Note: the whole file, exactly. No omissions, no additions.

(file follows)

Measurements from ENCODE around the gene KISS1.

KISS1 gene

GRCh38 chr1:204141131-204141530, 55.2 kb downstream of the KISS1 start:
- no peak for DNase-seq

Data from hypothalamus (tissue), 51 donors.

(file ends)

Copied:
Measurements from ENCODE around the gene KISS1.

KISS1 gene

GRCh38 chr1:204141131-204141530, 55.2 kb downstream of the KISS1 start:
- no peak for DNase-seq

Data from hypothalamus (tissue), 51 donors.